The Sixty Minute (sort of) Drama

The new NFL logo went into use at the 2008 draft.

The new NFL logo went into use at the 2008 draft. (Photo credit: Wikipedia)

I have written in the past about our national obsession with sports. I criticized, rightfully so, our propensity to let those past-times rule our collective conscience to the point that we ignore so much of what ails our community. They can be a distraction, our modern-day bread and circuses while Rome crumbles around us.  It is too easy to let our time be dominated by viewing and reading about our teams. This is especially true this time of year as football, and its counterpart fantasy football, start up for the fall. That said, I want to be clear that the games, in particular football, themselves are not bad things.

I personally love sports, all sports, but especially football. The guts and glory we see on the gridiron are high drama. We get to watch young, and sometimes not so young, men push their bodies to the limit in the name of competition, sportsmanship, and our entertainment. It is a sport that appeals to those merely seeking a primal thrill as giants and titans (as well as Giants and Titans) clash and throw each other to the ground. It also appeals to the more cerebral among us, as eager fantasy sport enthusiasts crunch numbers and armchair quarterbacks dissect a coach’s choice of formation, player, and play.

It has its heroes: the former stock boy in a super market who leads his team to victory in the Super Bowl, or the player who gives so much of his time and money to help the poor. It has its villains: coaches who get caught cheating, players who dope, and owners who move beloved franchises to other cities. It has victors and victims. It has pageantry and high drama. It has broad appeal for people of all races, creeds, and genders. Some of us hate it, some of us love it, some of us love to hate it, and others hate to love it. It can suck you in and drag you down, but it can also provide you with a Sunday afternoon full of fun.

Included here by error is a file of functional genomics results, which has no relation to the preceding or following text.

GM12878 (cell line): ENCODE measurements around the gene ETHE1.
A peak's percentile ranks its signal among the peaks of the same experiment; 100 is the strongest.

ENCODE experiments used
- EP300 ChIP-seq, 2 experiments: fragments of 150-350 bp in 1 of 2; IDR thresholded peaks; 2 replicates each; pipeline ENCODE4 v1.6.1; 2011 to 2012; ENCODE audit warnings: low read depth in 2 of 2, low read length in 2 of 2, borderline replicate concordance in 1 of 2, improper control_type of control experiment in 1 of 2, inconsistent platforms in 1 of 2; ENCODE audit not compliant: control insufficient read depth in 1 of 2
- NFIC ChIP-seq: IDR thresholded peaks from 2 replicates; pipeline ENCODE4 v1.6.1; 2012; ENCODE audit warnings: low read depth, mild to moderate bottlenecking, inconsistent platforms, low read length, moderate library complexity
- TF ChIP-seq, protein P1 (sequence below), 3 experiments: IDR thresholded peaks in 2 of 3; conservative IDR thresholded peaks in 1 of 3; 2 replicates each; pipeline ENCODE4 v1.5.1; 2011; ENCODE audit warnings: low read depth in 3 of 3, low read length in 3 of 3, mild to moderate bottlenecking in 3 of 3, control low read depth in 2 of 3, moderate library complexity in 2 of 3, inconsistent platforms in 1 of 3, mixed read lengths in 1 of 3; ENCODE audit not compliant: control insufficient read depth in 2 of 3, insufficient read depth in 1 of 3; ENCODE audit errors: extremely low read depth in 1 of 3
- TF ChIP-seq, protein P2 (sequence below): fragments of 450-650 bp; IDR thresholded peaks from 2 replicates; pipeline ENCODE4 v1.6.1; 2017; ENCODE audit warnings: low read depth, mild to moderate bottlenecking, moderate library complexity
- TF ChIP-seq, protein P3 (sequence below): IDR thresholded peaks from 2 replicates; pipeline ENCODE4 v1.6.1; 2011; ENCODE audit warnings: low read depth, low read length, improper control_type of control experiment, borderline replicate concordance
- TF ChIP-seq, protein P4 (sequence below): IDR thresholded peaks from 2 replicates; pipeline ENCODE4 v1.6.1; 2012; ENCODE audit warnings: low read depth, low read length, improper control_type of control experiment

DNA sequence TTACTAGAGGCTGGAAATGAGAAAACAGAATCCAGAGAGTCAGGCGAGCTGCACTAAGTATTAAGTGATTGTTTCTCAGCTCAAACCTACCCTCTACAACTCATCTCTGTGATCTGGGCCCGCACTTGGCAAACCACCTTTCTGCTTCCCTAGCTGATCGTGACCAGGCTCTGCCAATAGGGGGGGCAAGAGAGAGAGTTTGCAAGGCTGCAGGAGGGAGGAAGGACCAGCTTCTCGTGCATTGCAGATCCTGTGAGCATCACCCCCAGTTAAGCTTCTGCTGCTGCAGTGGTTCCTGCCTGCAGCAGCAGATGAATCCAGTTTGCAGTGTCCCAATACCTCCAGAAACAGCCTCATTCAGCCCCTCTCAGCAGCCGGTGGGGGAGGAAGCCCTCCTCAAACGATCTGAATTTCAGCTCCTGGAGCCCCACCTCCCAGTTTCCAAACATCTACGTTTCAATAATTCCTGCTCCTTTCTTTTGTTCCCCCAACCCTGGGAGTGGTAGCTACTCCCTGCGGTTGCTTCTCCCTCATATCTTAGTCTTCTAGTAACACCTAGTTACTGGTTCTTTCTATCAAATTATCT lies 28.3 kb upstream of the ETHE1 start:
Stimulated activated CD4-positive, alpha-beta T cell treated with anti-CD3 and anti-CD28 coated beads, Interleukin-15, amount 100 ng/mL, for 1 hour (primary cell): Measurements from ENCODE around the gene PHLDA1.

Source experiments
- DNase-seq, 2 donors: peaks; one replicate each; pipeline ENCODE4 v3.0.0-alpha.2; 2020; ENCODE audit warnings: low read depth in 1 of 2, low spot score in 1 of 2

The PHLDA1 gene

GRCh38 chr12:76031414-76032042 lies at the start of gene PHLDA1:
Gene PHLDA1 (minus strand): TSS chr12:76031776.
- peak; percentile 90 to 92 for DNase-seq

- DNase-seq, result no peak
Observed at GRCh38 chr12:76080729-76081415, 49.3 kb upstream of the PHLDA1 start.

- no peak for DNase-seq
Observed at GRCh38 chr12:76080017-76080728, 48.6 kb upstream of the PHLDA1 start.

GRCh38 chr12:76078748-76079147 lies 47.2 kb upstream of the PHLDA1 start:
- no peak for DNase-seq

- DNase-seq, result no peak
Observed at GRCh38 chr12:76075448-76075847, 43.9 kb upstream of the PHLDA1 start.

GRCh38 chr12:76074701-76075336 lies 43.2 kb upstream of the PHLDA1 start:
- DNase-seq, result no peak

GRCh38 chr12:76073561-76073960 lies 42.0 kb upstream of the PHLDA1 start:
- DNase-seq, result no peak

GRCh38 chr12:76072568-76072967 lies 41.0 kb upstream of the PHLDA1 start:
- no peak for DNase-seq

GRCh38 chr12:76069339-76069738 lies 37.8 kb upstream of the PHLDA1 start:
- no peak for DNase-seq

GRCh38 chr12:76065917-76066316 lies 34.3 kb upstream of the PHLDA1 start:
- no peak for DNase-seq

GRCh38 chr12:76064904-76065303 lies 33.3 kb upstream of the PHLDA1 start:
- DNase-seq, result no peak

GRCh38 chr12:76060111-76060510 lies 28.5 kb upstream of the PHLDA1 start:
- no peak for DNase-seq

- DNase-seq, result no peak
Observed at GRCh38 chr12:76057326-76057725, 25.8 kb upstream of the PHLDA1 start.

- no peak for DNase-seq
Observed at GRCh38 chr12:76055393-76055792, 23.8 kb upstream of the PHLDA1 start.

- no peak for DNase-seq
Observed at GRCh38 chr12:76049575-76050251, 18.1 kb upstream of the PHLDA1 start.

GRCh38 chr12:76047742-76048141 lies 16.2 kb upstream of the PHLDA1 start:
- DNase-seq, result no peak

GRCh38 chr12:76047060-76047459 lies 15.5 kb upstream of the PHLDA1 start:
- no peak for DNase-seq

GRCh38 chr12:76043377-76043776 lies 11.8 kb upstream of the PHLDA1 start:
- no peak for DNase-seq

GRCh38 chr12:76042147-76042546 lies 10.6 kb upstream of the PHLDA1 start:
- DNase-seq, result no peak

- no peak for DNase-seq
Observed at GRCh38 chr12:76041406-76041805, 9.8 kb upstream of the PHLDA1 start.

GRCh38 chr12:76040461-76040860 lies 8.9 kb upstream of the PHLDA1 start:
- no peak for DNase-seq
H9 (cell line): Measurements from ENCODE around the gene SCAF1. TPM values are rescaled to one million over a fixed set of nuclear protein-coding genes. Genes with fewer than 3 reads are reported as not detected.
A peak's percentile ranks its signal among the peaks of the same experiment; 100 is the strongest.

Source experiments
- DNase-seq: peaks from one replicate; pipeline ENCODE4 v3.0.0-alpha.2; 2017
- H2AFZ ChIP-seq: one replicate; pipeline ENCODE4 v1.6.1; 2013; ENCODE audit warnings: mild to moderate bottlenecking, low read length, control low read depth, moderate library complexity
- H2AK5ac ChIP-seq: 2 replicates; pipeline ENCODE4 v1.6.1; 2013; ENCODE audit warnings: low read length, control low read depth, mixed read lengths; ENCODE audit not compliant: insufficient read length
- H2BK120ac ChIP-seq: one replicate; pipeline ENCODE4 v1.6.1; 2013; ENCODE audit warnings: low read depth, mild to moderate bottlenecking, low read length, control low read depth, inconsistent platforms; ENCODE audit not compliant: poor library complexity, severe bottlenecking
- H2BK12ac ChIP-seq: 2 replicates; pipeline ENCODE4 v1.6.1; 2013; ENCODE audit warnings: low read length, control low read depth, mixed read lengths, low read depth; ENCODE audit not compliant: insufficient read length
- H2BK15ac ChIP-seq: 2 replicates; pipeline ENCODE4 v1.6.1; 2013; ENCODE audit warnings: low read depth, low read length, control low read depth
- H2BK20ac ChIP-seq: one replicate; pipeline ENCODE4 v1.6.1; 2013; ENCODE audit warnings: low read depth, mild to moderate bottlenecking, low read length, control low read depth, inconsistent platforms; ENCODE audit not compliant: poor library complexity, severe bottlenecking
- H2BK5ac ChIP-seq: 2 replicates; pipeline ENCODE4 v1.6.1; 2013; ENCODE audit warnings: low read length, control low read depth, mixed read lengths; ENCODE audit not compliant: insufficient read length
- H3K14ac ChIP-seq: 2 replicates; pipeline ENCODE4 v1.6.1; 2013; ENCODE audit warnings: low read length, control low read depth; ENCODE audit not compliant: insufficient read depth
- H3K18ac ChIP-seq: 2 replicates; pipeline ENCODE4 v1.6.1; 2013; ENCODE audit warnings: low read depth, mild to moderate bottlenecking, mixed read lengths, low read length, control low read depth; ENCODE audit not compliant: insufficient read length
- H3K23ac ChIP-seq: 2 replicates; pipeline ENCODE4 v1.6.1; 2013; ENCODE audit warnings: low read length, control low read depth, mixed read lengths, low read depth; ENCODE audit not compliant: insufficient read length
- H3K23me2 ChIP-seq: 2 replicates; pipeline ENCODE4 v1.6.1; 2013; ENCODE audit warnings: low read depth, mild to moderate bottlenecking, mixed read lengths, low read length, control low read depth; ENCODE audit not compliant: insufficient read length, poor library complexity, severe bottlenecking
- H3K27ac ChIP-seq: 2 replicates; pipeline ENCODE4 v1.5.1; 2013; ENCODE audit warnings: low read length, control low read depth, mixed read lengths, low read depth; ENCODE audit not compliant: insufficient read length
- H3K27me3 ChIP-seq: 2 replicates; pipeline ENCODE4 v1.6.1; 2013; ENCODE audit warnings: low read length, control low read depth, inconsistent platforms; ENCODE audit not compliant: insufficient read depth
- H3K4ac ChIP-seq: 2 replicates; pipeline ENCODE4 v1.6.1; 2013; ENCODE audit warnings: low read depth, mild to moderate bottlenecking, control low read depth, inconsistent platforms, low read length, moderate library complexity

We love our hometown teams, or maybe their rivals. We choose our loyalty based on memories, or some of us have no loyalty, loving the sport for its own sake. We get to share in the glory when our team wins the big game, and in the misery when a kick goes wide right. We wear our colors with pride no matter what and when the clock ticks down in Week 17 of our team’s 1-15 season we tell ourselves “they got it next year.” We do this alone in our office behind our monitors and we do this in weekly gatherings of friends, bowls of buffalo wings piled high.

I still stand by my assertion that we too often let it be a distraction, but then again, so many who eschew it choose other distractions. They choose movies, or music, or chemical enjoyments. The activities themselves are not the problem, it is our insistence on letting them take over our lives completely. Well I won’t let football, or any sport take over my life completely. I will let it take over enough just to let me enjoy the sixty minute (really,  more like three-hour, but we all already know that) dramas. I will root for my boys and get my enjoyment from it and let it energize me for what is really important the rest of the week.


One thought on “The Sixty Minute (sort of) Drama

  1. Pingback: The Amazing Accomplishment in Four Failures | Hand of Ananke

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